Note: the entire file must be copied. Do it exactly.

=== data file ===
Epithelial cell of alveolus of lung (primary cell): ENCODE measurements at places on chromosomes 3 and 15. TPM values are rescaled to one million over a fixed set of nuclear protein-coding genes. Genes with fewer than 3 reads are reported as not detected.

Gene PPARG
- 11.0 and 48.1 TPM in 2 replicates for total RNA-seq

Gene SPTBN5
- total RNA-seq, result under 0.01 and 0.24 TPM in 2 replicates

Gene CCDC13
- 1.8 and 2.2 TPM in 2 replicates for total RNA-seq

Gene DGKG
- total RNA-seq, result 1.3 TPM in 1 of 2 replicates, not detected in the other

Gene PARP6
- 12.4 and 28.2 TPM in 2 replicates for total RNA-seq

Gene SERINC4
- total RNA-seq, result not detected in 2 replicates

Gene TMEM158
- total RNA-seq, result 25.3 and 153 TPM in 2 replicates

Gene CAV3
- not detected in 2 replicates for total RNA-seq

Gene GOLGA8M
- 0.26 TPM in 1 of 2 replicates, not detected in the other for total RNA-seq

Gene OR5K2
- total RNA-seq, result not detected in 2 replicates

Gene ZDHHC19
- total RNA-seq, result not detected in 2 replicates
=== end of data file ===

Epithelial cell of alveolus of lung (primary cell): ENCODE measurements at places on chromosomes 3 and 15. TPM values are rescaled to one million over a fixed set of nuclear protein-coding genes. Genes with fewer than 3 reads are reported as not detected.

Gene PPARG
- 11.0 and 48.1 TPM in 2 replicates for total RNA-seq

Gene SPTBN5
- total RNA-seq, result under 0.01 and 0.24 TPM in 2 replicates

Gene CCDC13
- 1.8 and 2.2 TPM in 2 replicates for total RNA-seq

Gene DGKG
- total RNA-seq, result 1.3 TPM in 1 of 2 replicates, not detected in the other

Gene PARP6
- 12.4 and 28.2 TPM in 2 replicates for total RNA-seq

Gene SERINC4
- total RNA-seq, result not detected in 2 replicates

Gene TMEM158
- total RNA-seq, result 25.3 and 153 TPM in 2 replicates

Gene CAV3
- not detected in 2 replicates for total RNA-seq

Gene GOLGA8M
- 0.26 TPM in 1 of 2 replicates, not detected in the other for total RNA-seq

Gene OR5K2
- total RNA-seq, result not detected in 2 replicates

Gene ZDHHC19
- total RNA-seq, result not detected in 2 replicates